- How The Hell Is This My Fault?
- 360: TeliportMe Brings Its Killer Panorama App To Android (Oh, And It Works On Over 200 Phones)
- Three Companies Chi-Hua Chien Of Kleiner Perkins Would Love To Invest In
- Android’s Matias Duarte: Ice Cream Sandwich Will Help Devs Cope With Myriad Form Factors
- Chamillionaire Pleads With Android Design Lead To Give Him A Decent Device
- Stealth Social Mobile Startup just.me Raises $600K From Google Ventures, SV Angel And Others
- Mobile Has The Opportunity To Re-Think The Ad
- Next Jump’s Mobile App Ella Rewards You For Sharing Local Shopping Tips
- Mobile Neighborhood App Blockboard Now Covers All Of San Francisco
- Matias Duarte On iOS Vs. Android Looks: “Why Are Sicilians More Handsome Than Other Gentleman?”
- With 7M Users In His Pocket, Kevin Systrom Says The Biggest Opportunities For Instagram Are On Mobile
- HTML5 Developer Joe Hewitt: “There’s A Place For App Stores Long-Term”
- Buy A New Mac, Install iLife On Your Other Macs With This Simple Workaround
- SpaceX To Launch ISS-Bound Supply Ship In November
- Google Retires 13-Year-Old ‘Google Friends’ Newsletter
- Watch The Mobile First CrunchUp Live Here
- Money To Spend: Apple: $75.876 Billion. U.S. Government: $73.768 Billion.
- Video: This Guy Plays Air Drums That Actually Make Music
- Google Search Now Optimized For Tablets
- Latest Gmail For Android Update Breaks Third Party Apps
Posted: 30 Jul 2011 12:30 AM PDT
You’ve doubtless heard about the Airbnb fiasco – being dubbed #ransackgate by some – that’s been exploding the last couple of days. If you’re not familiar with the story, we first covered it here, and there’s some terrific source material from the woman who’s home was ransacked and robbed here and here.
A few thoughts:
1. What the hell?
2. Airbnb’s Christopher Lukezic told me on Wednesday that the company was not responsible for EJ’s losses, that they are just a service to match people and that they were helping the police find the people who did this. This was on the record, and it was a call we emailed about first. I didn’t take him by surprise. And I read this back to him before I posted.
3. Paul Graham says instead “The spokesman, who’d been told by their lawyers that he couldn’t go into detail about that because of the precedent said “I can’t comment on that.” So Arrington, in typical Arrington fashion said “Well, unless you tell me I’m going to write that you’re not willing to do anything for her.” And he did. Really not cool.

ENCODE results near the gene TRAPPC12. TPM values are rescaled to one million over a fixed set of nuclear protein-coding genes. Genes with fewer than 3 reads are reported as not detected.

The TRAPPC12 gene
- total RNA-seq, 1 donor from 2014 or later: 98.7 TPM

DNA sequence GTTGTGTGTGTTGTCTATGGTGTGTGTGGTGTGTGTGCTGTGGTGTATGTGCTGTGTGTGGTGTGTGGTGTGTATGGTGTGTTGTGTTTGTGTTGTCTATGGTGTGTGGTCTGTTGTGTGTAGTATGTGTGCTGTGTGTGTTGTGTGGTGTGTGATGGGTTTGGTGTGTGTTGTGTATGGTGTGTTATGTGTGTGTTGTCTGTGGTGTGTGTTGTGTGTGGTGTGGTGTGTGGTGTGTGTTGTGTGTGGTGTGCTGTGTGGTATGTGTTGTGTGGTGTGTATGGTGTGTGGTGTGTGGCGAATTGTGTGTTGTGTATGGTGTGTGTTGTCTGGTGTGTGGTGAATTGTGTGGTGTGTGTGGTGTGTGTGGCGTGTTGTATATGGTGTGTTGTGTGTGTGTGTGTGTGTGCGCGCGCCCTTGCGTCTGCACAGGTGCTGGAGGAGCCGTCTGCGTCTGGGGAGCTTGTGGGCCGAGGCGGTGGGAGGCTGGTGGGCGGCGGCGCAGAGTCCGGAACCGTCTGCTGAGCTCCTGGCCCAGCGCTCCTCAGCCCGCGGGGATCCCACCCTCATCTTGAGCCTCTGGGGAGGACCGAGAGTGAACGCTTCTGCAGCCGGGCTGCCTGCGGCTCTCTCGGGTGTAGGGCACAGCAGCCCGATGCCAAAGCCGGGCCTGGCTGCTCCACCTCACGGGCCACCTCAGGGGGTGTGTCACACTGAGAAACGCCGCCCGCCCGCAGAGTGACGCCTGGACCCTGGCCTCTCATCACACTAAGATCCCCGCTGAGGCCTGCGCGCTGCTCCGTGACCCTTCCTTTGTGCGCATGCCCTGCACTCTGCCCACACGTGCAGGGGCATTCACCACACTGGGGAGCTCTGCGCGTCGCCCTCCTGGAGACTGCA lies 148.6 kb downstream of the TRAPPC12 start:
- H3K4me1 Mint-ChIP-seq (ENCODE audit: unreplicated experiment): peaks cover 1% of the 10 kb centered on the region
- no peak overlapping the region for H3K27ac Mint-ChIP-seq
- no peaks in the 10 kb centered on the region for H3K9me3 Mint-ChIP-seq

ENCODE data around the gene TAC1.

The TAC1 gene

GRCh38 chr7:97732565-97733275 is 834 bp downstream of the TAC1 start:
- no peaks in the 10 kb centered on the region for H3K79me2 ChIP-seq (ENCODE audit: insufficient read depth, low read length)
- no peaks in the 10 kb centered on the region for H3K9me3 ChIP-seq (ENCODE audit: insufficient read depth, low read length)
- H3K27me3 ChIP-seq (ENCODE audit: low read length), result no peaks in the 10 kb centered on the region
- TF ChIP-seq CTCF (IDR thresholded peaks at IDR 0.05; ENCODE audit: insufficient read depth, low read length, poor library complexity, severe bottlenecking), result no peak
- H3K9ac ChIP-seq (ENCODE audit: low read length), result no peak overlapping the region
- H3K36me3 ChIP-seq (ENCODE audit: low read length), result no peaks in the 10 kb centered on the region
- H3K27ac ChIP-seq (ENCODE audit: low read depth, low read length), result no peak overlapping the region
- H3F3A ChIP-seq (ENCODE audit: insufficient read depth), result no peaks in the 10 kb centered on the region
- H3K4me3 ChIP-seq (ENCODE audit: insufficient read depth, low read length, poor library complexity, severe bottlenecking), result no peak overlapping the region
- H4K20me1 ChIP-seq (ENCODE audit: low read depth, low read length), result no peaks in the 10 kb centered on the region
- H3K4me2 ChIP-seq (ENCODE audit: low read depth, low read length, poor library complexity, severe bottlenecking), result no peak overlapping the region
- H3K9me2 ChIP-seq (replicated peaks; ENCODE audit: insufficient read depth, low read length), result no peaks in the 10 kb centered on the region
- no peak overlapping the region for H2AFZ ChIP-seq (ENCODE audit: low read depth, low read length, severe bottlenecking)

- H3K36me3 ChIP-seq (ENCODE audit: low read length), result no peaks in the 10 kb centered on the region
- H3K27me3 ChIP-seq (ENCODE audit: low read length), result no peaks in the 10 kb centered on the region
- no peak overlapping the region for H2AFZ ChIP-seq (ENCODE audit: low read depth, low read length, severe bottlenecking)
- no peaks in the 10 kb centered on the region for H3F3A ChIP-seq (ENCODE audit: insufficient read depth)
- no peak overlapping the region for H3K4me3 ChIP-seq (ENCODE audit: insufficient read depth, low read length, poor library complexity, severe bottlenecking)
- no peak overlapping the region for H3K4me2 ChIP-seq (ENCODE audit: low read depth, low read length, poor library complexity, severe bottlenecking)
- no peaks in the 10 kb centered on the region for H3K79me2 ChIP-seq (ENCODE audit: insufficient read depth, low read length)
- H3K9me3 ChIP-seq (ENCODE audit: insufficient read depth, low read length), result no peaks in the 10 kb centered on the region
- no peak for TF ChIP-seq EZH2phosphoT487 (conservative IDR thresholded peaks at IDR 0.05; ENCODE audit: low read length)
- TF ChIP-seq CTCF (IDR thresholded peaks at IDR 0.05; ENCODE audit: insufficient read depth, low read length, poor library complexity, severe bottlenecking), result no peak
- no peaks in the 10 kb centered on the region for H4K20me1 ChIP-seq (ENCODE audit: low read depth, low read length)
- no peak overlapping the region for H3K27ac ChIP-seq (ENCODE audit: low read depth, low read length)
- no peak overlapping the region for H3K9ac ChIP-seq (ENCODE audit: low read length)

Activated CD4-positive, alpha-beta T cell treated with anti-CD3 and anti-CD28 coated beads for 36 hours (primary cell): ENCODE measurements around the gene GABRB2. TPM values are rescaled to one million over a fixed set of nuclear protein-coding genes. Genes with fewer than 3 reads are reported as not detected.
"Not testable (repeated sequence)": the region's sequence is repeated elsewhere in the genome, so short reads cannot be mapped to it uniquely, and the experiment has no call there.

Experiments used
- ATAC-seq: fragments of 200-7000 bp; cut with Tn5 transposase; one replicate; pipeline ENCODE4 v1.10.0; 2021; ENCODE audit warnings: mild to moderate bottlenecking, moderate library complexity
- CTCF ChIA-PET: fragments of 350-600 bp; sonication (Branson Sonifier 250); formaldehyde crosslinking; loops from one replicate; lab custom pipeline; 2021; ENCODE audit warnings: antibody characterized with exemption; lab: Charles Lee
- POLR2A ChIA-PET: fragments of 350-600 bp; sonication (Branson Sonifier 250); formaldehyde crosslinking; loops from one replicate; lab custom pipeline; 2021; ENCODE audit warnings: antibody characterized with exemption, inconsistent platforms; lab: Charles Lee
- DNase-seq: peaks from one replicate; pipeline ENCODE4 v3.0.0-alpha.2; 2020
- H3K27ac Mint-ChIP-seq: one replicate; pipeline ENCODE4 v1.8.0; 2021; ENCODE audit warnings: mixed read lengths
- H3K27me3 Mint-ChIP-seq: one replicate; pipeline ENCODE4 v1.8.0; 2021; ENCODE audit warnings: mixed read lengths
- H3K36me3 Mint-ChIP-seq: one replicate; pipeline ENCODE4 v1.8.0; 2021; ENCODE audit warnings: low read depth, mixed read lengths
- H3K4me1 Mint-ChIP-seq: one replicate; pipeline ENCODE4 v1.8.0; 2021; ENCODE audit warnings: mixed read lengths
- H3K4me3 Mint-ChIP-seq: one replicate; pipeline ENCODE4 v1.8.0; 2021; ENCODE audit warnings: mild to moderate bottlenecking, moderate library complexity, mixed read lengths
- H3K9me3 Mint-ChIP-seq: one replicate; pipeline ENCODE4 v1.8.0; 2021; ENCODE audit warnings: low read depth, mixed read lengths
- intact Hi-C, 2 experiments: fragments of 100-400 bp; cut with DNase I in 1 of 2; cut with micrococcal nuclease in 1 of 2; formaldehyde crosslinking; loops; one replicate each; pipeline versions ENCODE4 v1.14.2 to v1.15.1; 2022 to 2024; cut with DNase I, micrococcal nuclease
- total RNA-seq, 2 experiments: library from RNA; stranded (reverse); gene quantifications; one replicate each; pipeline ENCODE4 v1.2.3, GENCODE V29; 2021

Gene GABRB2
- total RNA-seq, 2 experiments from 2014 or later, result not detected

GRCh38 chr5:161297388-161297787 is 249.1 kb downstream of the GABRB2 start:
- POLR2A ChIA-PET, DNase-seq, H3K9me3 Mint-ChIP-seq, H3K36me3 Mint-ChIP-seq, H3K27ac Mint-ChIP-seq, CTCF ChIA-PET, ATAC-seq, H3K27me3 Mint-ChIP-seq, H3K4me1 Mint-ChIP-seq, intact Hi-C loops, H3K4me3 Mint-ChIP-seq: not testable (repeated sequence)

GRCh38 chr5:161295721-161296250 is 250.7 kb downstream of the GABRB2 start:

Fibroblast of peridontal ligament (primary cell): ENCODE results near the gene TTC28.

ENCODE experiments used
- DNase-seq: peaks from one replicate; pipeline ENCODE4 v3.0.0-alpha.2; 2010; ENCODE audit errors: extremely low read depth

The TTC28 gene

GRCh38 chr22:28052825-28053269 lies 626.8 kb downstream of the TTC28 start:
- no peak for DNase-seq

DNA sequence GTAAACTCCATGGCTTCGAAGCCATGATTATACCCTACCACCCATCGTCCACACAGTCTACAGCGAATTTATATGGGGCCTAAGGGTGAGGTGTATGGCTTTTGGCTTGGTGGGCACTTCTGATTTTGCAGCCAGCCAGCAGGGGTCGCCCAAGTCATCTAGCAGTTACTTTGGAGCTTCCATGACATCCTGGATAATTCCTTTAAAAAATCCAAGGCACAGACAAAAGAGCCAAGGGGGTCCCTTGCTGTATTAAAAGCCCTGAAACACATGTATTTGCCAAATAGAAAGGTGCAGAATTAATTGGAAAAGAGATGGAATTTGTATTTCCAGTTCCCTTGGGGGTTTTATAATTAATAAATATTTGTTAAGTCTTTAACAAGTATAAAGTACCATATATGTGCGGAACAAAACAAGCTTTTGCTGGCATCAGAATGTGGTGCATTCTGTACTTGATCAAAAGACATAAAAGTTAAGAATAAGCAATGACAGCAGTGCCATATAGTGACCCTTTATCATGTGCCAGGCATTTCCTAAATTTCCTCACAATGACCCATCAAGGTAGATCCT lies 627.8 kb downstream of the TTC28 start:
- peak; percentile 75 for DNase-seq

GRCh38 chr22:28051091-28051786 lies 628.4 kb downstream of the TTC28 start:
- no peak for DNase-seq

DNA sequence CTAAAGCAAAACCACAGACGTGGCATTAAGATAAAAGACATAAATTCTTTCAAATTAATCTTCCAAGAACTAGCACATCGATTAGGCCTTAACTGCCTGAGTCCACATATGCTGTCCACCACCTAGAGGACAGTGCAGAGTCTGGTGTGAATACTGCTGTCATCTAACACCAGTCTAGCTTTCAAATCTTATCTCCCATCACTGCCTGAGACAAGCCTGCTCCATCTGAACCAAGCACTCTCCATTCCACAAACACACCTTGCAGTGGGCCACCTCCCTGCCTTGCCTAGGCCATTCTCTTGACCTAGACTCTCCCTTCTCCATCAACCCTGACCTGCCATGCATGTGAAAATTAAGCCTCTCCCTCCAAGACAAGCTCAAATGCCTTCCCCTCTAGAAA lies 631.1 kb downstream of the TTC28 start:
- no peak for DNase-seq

That’s a lie. What he said is what I wrote in no. 2 above, and what was in the original post.
4. Following publication of that Post, Airbnb Brian Chesky called me and I updated that post with his comments, mentioning that there was some miscommunication. I retweeted that there was an important update, and added a bold header at the top of the post mentioning the update.
5. I then added another update, an email from Lukezic. And another update pointing to a guest post by Chesky on the issue. It is absurd to think that I made up the statements that Lukezic made to me in our first interview. It wasn’t even really relevant to the story.
6. Chesky repeatedly thanked me for the updates by email and on the phone. If Lukezic wants to publicly call me a liar, he should do so directly.
7. I’ve seen this exact behavior before with the Scamville stuff a couple of years ago.
The real problem here isn’t some mixup in communication with me. The real problem is that the victim wrote that follow up post yesterday calling Airbnb out and making new allegations of an attempted cover up.
It kind of feels to me that what Airbnb really wants to do is call the victim, EJ, a liar. But they’re certainly not going to do that (although if they have evidence that she’s lying, they should be talking about that). Instead, they focus on us, call me dishonest and suggesting that the whole story is “bullshit.”
One thing I love about our readers is that they’re independent thinkers. Often they don’t agree with my opinions, and say so loudly. But this goes too far. I’m not the person who grossly mishandled a PR crisis. I’m not the person who made factually inaccurate statements on the record. I’m not the person who tried to convince a woman who’s life has been shattered to remove a blog post.
At least have the decency to stand up and say you’re wrong, Airbnb, and apologize for the lies. Because hiding behind investors, and attacking the press, is both dishonorable and stupid. That’s no way to gain customer trust.
PS – If you review our historical coverage of Airbnb, it’s hard to say there’s anything but a pattern of cheerleading the company on since it launched in 2008. And we’ve been massive, unquestioning supporters of Y Combinator over the years as well. I don’t know what Paul Graham means by “typical Arrington fashion,” but I do know this. It’s not my job to fix it when companies do stupid things.